In its plenary meeting held in April 2017, Working Party 29 (WP29) examined certain critical matters regarding the implementation of Regulation 2016/679, the s.c. General Data Protection Regulation (GDPR).
Among other documents, WP29 also adopted Guidelines on Data Protection Impact Assessment (DPIA), wp248, which will be open for public consultation for 6 weeks before their final adoption.
Data controllers should see the carrying out of a DPIA as a useful and positive activity that aids legal compliance with data protection laws.
DPIAs are mandatory when processing is “likely to result in a high risk” for the purposes of the GDPR. Article 35, GDPR.
The DPAs say that the following processing situations are likely to present this kind of risk:
- Evaluation or scoring, including profiling and predicting, especially from “aspects concerning the data subject’s performance at work, economic situation, health, personal preferences or interests, reliability or behaviour, location or movements”.
- Automated-decision making with a legal or similar significant effect.
- Systematic monitoring.
- Sensitive data.
- Data processed on a large scale (looking at the number of data subjects concerned, the volume of data, the duration, or permanence, of the data processing activity, and the geographical extent of the processing activity).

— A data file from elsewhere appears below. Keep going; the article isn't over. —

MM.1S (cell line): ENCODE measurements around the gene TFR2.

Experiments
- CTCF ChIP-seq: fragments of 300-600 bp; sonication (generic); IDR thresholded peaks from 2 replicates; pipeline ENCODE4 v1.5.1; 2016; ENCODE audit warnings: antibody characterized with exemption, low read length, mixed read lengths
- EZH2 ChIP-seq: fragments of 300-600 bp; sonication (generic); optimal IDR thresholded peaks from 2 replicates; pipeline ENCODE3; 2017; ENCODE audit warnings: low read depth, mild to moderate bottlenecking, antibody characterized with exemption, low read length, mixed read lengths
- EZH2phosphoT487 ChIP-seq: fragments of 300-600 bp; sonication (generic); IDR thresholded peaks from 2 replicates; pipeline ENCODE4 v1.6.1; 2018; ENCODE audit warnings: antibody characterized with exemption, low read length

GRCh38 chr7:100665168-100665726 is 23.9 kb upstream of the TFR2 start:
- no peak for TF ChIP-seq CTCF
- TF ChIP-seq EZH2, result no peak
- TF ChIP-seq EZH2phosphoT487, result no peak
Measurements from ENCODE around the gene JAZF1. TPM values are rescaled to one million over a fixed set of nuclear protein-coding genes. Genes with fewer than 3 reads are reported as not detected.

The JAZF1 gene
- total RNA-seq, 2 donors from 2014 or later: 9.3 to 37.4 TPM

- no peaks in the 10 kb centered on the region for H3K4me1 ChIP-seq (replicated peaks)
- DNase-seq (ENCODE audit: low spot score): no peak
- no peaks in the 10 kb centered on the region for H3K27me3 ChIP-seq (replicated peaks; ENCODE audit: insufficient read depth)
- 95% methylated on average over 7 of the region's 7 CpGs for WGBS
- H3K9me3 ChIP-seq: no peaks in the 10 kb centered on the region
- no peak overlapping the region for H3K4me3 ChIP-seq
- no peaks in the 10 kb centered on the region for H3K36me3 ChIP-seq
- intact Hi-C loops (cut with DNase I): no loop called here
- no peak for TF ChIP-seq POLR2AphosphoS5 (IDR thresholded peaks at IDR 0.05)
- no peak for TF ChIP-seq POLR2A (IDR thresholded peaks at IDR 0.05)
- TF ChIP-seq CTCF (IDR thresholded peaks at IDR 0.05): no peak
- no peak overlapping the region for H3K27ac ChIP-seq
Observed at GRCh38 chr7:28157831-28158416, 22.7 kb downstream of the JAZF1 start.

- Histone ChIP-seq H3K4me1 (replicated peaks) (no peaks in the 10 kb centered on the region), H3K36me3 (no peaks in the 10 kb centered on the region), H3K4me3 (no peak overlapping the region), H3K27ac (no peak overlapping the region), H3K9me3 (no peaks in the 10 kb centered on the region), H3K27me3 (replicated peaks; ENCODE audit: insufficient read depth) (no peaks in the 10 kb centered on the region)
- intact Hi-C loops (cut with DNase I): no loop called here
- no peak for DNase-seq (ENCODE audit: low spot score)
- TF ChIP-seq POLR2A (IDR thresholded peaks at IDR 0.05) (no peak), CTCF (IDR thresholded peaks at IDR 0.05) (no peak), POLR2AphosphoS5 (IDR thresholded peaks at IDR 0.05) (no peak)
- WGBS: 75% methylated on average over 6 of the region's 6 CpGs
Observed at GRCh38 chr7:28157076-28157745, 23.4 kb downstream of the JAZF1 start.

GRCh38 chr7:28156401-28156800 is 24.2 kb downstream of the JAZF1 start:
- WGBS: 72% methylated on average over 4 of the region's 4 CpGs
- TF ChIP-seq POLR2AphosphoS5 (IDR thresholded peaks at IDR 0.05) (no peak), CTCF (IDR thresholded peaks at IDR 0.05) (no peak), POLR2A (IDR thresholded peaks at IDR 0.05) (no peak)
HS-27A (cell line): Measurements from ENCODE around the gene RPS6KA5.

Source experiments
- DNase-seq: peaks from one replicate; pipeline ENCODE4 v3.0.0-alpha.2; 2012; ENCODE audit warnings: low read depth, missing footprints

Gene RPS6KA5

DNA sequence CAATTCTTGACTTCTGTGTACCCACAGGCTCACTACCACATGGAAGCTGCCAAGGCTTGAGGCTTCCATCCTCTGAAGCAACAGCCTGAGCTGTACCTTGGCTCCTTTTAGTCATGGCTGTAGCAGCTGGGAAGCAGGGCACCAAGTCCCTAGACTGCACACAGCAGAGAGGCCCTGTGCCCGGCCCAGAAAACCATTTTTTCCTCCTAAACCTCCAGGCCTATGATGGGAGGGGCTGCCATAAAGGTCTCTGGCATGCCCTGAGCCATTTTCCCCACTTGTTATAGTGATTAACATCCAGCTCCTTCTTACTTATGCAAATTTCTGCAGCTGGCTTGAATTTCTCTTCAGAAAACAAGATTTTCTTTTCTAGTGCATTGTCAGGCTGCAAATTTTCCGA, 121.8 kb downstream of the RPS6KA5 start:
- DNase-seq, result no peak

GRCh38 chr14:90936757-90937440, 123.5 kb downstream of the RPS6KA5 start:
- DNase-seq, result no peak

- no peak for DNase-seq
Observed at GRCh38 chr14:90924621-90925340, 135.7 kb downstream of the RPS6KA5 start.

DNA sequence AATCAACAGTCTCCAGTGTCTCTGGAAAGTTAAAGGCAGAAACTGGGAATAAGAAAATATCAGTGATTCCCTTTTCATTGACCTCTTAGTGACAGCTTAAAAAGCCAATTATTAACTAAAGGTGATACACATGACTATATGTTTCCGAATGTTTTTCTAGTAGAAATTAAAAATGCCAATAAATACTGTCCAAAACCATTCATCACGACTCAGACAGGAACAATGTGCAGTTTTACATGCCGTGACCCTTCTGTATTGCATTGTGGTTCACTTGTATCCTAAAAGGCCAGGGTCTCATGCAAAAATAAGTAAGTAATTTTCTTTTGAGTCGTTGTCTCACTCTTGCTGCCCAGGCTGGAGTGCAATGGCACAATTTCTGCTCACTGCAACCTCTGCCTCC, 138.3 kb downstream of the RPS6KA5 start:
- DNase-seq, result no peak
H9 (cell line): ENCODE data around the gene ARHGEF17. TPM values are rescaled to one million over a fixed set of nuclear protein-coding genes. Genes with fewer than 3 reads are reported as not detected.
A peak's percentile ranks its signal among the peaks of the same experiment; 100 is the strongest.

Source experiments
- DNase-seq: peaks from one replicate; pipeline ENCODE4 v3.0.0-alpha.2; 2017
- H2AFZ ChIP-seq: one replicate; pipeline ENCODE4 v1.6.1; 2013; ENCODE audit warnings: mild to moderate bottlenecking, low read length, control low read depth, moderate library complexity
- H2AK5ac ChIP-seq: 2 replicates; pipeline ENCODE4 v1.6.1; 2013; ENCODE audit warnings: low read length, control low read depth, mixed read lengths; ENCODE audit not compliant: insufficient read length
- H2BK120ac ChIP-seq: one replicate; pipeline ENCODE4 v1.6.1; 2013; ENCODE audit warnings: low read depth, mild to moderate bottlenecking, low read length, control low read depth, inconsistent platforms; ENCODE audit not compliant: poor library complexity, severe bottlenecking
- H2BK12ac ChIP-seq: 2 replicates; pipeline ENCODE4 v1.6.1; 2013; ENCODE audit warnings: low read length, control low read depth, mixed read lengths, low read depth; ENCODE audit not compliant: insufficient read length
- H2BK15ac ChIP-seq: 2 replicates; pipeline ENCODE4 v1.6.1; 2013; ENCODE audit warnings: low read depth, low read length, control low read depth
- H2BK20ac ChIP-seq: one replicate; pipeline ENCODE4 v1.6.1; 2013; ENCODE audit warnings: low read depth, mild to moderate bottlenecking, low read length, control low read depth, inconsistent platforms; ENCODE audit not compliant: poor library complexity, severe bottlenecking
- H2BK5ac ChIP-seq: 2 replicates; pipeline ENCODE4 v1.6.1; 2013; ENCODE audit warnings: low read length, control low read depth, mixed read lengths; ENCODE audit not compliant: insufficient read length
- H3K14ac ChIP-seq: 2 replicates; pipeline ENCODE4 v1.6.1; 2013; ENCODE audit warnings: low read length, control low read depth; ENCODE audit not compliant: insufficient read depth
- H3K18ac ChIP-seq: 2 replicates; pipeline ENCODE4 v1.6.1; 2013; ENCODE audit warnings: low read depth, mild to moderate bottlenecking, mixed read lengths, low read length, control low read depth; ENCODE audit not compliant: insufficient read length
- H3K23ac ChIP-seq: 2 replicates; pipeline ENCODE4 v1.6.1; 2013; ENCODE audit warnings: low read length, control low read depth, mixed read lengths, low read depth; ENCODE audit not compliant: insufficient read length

- Datasets that have been matched or combined.
- Data concerning vulnerable data subjects.
- Innovative use or applying technological or organisational solutions.
- Data transfers across borders outside the European Union.
- When the processing in itself “prevents data subjects from exercising a right or using a service or a contract”.
The Guidelines highlight that there might be unacceptable high residual risks justifying a DPIA. DPIAs are scalable and can take different forms.
The Guidelines explain how to carry out a DPIA (when, and who shall carry it out). They provide a useful figure illustrating all the relevant requirements set out in the GDPR to provide a broad, generic framework for designing and carrying out a DPIA.
There are two annexes to the Guidelines.
The first one provides some examples of existing EU DPIA frameworks.
The second one lists the criteria for an acceptable DPIA. For a DPIA to be sufficiently comprehensive to comply with the GDPR, it shall:
- provide a systematic description of the processing (Article 35(7)(a));
- assess necessity and proportionality (Article 35(7)(b));
- manage risks to the rights and freedoms of data subjects are (Article 35(7)(c));
- involve the interested parties (Article 35(2), and (9).
Originally published on Technethics on April 2017